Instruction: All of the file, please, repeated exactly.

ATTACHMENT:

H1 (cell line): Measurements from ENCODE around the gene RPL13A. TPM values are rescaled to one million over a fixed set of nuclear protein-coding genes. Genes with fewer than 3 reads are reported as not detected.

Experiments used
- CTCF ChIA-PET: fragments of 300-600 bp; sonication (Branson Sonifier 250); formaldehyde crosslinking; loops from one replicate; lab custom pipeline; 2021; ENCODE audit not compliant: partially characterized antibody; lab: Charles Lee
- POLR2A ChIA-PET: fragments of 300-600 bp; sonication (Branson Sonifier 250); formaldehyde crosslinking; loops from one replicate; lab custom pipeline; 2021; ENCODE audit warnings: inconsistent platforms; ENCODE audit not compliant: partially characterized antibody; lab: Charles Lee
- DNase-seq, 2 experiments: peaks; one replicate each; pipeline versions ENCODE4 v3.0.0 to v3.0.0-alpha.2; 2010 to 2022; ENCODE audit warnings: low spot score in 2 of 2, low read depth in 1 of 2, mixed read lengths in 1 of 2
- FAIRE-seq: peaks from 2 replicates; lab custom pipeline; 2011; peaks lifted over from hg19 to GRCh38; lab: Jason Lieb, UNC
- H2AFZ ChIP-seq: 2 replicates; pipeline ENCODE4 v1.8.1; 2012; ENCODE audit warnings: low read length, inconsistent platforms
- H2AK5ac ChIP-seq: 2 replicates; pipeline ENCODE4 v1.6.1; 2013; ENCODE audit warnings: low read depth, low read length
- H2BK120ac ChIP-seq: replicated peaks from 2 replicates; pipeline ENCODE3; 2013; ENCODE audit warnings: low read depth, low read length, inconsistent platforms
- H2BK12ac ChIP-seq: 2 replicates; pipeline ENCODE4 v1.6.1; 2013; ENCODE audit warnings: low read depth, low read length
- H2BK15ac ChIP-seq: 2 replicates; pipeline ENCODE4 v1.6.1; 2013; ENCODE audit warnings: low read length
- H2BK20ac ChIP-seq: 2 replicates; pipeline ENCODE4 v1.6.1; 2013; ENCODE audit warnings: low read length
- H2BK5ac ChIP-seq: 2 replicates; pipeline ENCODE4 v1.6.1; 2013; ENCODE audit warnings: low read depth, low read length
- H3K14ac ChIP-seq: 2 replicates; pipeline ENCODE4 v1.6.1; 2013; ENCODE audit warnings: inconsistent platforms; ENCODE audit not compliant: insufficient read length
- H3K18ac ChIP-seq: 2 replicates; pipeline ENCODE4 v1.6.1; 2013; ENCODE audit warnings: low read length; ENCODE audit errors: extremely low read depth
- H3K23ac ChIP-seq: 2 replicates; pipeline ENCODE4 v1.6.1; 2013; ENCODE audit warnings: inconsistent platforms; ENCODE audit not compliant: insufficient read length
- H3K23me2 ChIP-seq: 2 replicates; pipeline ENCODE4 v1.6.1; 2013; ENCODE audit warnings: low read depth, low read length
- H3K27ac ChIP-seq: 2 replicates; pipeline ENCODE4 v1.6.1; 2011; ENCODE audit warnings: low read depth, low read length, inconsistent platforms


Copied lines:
H1 (cell line): Measurements from ENCODE around the gene RPL13A. TPM values are rescaled to one million over a fixed set of nuclear protein-coding genes. Genes with fewer than 3 reads are reported as not detected.

Experiments used
- CTCF ChIA-PET: fragments of 300-600 bp; sonication (Branson Sonifier 250); formaldehyde crosslinking; loops from one replicate; lab custom pipeline; 2021; ENCODE audit not compliant: partially characterized antibody; lab: Charles Lee
- POLR2A ChIA-PET: fragments of 300-600 bp; sonication (Branson Sonifier 250); formaldehyde crosslinking; loops from one replicate; lab custom pipeline; 2021; ENCODE audit warnings: inconsistent platforms; ENCODE audit not compliant: partially characterized antibody; lab: Charles Lee
- DNase-seq, 2 experiments: peaks; one replicate each; pipeline versions ENCODE4 v3.0.0 to v3.0.0-alpha.2; 2010 to 2022; ENCODE audit warnings: low spot score in 2 of 2, low read depth in 1 of 2, mixed read lengths in 1 of 2
- FAIRE-seq: peaks from 2 replicates; lab custom pipeline; 2011; peaks lifted over from hg19 to GRCh38; lab: Jason Lieb, UNC
- H2AFZ ChIP-seq: 2 replicates; pipeline ENCODE4 v1.8.1; 2012; ENCODE audit warnings: low read length, inconsistent platforms
- H2AK5ac ChIP-seq: 2 replicates; pipeline ENCODE4 v1.6.1; 2013; ENCODE audit warnings: low read depth, low read length
- H2BK120ac ChIP-seq: replicated peaks from 2 replicates; pipeline ENCODE3; 2013; ENCODE audit warnings: low read depth, low read length, inconsistent platforms
- H2BK12ac ChIP-seq: 2 replicates; pipeline ENCODE4 v1.6.1; 2013; ENCODE audit warnings: low read depth, low read length
- H2BK15ac ChIP-seq: 2 replicates; pipeline ENCODE4 v1.6.1; 2013; ENCODE audit warnings: low read length
- H2BK20ac ChIP-seq: 2 replicates; pipeline ENCODE4 v1.6.1; 2013; ENCODE audit warnings: low read length
- H2BK5ac ChIP-seq: 2 replicates; pipeline ENCODE4 v1.6.1; 2013; ENCODE audit warnings: low read depth, low read length
- H3K14ac ChIP-seq: 2 replicates; pipeline ENCODE4 v1.6.1; 2013; ENCODE audit warnings: inconsistent platforms; ENCODE audit not compliant: insufficient read length
- H3K18ac ChIP-seq: 2 replicates; pipeline ENCODE4 v1.6.1; 2013; ENCODE audit warnings: low read length; ENCODE audit errors: extremely low read depth
- H3K23ac ChIP-seq: 2 replicates; pipeline ENCODE4 v1.6.1; 2013; ENCODE audit warnings: inconsistent platforms; ENCODE audit not compliant: insufficient read length
- H3K23me2 ChIP-seq: 2 replicates; pipeline ENCODE4 v1.6.1; 2013; ENCODE audit warnings: low read depth, low read length
- H3K27ac ChIP-seq: 2 replicates; pipeline ENCODE4 v1.6.1; 2011; ENCODE audit warnings: low read depth, low read length, inconsistent platforms